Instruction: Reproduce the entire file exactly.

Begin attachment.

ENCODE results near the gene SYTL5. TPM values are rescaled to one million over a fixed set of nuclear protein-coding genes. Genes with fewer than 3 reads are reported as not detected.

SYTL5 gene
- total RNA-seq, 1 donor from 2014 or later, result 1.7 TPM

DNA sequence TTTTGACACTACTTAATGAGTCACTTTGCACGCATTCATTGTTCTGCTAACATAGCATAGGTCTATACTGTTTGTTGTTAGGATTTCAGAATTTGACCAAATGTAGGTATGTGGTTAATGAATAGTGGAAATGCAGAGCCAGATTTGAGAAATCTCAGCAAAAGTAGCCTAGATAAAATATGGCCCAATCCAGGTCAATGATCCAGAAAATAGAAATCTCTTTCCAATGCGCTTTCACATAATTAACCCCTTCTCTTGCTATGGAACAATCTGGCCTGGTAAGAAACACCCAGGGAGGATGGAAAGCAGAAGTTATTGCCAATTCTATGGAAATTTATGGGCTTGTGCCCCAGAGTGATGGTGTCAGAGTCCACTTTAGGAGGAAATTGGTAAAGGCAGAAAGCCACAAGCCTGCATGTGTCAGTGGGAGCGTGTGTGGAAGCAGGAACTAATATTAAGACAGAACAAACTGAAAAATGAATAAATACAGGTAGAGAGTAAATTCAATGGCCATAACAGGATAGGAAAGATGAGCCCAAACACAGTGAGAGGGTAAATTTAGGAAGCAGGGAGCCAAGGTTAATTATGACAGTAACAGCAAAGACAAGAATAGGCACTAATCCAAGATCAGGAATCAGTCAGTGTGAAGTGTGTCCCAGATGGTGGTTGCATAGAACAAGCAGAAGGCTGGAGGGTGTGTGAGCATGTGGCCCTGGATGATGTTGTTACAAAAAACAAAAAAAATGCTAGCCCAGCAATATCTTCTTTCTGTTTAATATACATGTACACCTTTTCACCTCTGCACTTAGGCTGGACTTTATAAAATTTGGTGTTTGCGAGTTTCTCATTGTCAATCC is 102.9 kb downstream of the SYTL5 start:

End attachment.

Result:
ENCODE results near the gene SYTL5. TPM values are rescaled to one million over a fixed set of nuclear protein-coding genes. Genes with fewer than 3 reads are reported as not detected.

SYTL5 gene
- total RNA-seq, 1 donor from 2014 or later, result 1.7 TPM

DNA sequence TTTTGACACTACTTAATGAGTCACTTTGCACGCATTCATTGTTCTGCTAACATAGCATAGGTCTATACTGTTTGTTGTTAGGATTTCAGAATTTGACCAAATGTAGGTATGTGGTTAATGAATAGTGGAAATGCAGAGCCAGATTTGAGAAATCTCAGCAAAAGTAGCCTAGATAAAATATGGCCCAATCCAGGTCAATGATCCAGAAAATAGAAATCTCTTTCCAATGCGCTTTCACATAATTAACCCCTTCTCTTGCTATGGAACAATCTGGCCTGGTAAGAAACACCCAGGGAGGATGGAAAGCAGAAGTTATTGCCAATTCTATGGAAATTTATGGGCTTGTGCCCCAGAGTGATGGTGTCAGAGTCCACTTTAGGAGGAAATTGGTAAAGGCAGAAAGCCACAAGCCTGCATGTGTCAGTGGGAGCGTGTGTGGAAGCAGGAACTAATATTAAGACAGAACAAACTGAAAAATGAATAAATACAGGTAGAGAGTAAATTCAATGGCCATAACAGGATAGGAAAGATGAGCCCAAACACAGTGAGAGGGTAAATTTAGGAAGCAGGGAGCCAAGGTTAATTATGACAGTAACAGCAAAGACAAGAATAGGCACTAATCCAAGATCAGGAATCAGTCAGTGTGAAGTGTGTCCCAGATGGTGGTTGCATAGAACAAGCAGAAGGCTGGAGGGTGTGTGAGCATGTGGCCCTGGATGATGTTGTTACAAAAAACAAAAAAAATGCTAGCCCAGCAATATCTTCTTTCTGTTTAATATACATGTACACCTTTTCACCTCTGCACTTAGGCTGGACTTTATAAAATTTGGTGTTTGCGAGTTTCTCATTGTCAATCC is 102.9 kb downstream of the SYTL5 start: